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Publication numberUS7376821 B2
Publication typeGrant
Application numberUS 10/902,294
Publication dateMay 20, 2008
Filing dateJul 30, 2004
Priority dateAug 1, 2003
Fee statusPaid
Also published asEP1503284A1, US20050027976
Publication number10902294, 902294, US 7376821 B2, US 7376821B2, US-B2-7376821, US7376821 B2, US7376821B2
InventorsYann Stephan, Paul Neuman
Original AssigneeHewlett-Packard Development Company, L.P.
Export CitationBiBTeX, EndNote, RefMan
External Links: USPTO, USPTO Assignment, Espacenet
Data processing system and method
US 7376821 B2
Abstract
Embodiments provide a data processing system comprising first initialisation software to initialise the data processing system, means to access storage comprising a first region and a second region comprising first software; the system further comprising second initialisation software arranged, using information associated with the second region, to access the second region to launch the first software.
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Claims(28)
1. A data processing system comprising first initialization software to initialize the data processing system, means to access storage comprising a first region and a second region comprising first software; the first initialization software configured to load simulated second initialization software arranged and configured to locate and execute diagnostic software, using information associated with the second region, to access the second region to launch the first software, wherein the first software is arranged to return control to the simulated second initialization software once the first software has finished executing and the simulated second initialization software is arranged to return control to the first initialization software once the simulated second initialization software has finished executing.
2. A data processing system as claimed in claim 1 in which the storage comprises non-volatile storage.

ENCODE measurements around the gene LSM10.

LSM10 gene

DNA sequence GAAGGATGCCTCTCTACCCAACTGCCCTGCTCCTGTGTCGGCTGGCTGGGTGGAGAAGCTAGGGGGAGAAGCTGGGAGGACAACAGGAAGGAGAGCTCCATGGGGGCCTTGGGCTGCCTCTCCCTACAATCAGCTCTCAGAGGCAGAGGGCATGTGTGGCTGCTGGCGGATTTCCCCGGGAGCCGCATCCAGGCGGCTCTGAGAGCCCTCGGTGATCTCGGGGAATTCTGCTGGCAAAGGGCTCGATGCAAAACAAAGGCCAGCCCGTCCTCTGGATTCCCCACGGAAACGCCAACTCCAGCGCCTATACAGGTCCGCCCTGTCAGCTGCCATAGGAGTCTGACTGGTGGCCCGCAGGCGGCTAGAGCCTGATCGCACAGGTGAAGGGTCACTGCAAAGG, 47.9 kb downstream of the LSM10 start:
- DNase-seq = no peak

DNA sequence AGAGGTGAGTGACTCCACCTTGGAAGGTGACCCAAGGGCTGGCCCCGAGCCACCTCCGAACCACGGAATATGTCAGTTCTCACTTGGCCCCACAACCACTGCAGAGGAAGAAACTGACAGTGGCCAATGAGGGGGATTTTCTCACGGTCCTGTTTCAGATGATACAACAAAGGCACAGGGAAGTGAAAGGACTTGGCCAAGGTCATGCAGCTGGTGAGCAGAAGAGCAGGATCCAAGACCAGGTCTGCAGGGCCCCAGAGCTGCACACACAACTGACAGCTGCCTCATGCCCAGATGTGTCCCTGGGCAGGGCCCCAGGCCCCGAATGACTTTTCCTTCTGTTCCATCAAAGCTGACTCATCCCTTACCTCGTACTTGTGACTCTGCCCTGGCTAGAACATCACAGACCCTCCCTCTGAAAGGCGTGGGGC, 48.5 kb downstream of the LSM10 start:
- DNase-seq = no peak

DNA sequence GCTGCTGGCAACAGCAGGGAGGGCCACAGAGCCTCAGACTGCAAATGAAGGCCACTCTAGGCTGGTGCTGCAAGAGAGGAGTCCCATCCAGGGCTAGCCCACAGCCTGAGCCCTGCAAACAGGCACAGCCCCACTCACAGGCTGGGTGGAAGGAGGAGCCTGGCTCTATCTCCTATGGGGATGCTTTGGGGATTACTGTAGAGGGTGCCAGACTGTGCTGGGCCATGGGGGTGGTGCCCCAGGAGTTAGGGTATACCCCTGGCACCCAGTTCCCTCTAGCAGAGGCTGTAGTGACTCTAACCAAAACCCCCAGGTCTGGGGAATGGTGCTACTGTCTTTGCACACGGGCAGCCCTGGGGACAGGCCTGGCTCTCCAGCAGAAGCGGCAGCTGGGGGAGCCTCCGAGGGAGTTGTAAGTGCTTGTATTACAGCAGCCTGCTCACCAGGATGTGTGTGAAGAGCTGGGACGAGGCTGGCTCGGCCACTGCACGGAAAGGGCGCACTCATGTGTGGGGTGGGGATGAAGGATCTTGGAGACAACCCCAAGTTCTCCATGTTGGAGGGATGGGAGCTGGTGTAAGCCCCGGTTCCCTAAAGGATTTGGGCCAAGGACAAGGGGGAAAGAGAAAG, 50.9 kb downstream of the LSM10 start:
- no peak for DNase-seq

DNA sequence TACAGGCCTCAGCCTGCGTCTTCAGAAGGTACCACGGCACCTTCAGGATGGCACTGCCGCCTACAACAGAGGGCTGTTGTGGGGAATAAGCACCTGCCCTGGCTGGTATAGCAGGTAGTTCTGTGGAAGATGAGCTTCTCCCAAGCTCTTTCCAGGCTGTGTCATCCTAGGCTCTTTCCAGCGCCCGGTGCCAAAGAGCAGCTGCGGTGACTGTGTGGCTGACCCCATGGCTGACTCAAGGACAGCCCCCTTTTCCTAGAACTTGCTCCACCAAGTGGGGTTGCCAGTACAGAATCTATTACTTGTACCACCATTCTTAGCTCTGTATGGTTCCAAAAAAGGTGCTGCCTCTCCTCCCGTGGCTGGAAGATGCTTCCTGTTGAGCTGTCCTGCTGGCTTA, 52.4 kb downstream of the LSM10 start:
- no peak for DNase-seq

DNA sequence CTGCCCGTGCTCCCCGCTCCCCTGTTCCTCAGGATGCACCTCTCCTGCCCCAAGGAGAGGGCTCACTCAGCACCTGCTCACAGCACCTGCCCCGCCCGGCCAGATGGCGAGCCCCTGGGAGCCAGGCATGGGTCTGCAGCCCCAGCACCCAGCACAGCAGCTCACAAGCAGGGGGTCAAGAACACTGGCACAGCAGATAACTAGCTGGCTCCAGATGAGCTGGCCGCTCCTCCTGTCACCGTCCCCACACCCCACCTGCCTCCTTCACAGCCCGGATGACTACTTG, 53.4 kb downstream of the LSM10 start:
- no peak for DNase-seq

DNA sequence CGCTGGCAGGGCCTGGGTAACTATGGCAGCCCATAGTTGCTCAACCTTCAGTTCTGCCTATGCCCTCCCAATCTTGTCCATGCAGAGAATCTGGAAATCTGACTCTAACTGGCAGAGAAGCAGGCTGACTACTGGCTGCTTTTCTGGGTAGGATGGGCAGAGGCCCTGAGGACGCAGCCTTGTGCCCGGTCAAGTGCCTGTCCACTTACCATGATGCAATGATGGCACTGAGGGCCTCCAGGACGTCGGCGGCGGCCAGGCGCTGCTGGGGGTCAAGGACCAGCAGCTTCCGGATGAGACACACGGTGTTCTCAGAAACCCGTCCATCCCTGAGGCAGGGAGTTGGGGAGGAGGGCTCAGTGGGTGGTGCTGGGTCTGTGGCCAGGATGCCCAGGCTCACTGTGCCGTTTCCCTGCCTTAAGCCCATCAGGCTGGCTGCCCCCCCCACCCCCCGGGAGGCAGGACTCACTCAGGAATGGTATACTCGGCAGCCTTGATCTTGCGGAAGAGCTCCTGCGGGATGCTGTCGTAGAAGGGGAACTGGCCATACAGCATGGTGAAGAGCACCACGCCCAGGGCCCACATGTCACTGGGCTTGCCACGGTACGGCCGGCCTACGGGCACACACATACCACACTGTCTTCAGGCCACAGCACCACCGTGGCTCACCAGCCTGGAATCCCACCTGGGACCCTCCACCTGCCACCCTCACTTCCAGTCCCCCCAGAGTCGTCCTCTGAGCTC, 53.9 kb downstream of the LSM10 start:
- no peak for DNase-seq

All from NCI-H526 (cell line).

3. A data processing system as claimed in claim 2 in which the storage comprises an HDD.
4. A data processing system as claimed in claim 1, in which the simulated second initialization software derives the information from configuration data associated with the storage.
5. A data processing system as claimed in claim 4 in which the configuration data is derived from a master boot record.
6. A data processing system as claimed in claim 1, in which the first initialization software comprises system BIOS code.
7. A data processing system as claimed in claim 1, in which the simulated second initialization software comprises option ROM code.
8. A data processing system as claimed in claim 7 in which the option ROM code is not intended for initializing hardware.
9. A data processing system as claimed in claim 1, in which the second region comprises at least second software and the simulated second initialization software comprises a launcher to execute selectively at least one of the first and second software.
10. A data processing system as claimed in claim 9 in which the simulated second software comprises at least one of option ROM code, a BIOS image or at least part of a BIOS image.
11. A data processing system as claimed in claim 1, in which the first software comprises diagnostics software.
12. A data processing system as claimed in claim 1, in which the first software comprises at least BIOS level executable code.
13. A data processing system as claimed in claim 1, in which the first software comprises at least one of option ROM code, a BIOS image or at least part of a BIOS image.
14. A data processing system comprising a system BIOS, a simulated option ROM loaded by the system BIOS, and a non-volatile storage having a first partition and a hidden partition, storing at least first software, accessible and inaccessible respectively by at least an operating system; the simulated option ROM being configured to locate and execute diagnostic software, and arranged to support access to the hidden partition to allow the first software to be executed, wherein the first software is arranged to return control to the simulated option ROM once the first software has finished executing and the simulated option ROM is arranged to return control to the system BIOS once the simulated option ROM has finished executing.